Abstract: In Escape from Leviathan, Jan Lester sets out a conception of liberty as absence of imposed cost which, he says, advances no moral claim and does not premise an assignment of property rights. He argues that, so conceived, liberty implies libertarian property rules, free-market anarchy, and the maximisation of welfare. However, analysis of Lester’s conception of liberty shows it to be inconsistent with liberty as ordinarily conceived, and further reveals that maximising liberty, as Lester conceives it, would run counter to self-ownership, private property, open markets, and improving welfare. Lester seems to arrive at his conclusions only because, in his arguments, he abandons his own account of liberty and derives his conclusions instead from familiar libertarian assumptions about property rights.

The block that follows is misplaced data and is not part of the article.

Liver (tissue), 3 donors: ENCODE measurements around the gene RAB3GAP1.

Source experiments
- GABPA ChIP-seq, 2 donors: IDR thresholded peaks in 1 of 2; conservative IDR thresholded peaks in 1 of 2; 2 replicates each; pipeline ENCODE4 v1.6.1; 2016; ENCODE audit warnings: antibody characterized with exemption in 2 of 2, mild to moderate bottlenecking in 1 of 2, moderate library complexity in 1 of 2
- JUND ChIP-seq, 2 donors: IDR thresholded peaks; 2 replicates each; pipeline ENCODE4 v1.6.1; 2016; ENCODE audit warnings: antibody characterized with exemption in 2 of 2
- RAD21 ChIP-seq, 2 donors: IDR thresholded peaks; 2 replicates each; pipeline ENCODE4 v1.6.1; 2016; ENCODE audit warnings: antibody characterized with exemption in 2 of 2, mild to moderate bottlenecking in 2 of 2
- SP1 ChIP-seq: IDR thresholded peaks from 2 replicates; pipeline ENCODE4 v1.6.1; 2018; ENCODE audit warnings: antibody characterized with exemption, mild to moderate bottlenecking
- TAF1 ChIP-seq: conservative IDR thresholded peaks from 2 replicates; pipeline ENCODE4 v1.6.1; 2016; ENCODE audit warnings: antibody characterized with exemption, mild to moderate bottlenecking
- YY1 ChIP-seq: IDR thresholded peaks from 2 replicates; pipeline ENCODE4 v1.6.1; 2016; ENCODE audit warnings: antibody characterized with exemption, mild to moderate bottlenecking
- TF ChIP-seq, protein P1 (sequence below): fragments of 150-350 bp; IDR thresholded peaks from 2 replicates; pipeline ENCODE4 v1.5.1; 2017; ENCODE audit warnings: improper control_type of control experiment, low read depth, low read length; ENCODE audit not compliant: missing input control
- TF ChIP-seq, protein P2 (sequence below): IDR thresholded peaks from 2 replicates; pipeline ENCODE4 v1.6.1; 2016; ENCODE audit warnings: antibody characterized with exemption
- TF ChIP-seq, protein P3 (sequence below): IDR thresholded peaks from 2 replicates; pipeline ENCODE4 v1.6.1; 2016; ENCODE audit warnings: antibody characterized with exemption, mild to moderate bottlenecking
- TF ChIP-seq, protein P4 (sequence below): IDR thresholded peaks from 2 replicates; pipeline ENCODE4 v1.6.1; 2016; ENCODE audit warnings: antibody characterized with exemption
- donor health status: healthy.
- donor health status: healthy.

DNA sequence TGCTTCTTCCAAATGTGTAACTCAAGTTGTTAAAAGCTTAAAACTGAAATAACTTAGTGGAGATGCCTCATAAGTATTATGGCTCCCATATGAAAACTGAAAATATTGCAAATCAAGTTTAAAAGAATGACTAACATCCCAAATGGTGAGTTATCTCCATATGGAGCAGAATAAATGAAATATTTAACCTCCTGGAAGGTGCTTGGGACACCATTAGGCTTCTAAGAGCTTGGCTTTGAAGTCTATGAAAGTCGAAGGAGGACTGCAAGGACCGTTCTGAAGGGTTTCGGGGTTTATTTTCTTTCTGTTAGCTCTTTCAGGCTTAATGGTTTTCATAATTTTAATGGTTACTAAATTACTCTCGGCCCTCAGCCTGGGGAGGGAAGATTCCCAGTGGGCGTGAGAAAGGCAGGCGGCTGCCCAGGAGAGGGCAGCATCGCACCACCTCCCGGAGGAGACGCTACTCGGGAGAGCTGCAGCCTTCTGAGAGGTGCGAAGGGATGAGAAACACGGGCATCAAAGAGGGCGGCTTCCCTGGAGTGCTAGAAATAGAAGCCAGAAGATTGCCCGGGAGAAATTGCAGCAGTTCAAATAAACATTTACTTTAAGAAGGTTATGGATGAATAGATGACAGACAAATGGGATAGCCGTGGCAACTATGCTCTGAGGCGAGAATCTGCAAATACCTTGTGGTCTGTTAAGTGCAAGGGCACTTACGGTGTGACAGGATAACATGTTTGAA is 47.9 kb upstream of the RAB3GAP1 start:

Download Paper: A Critique of Lester’s Account of Liberty.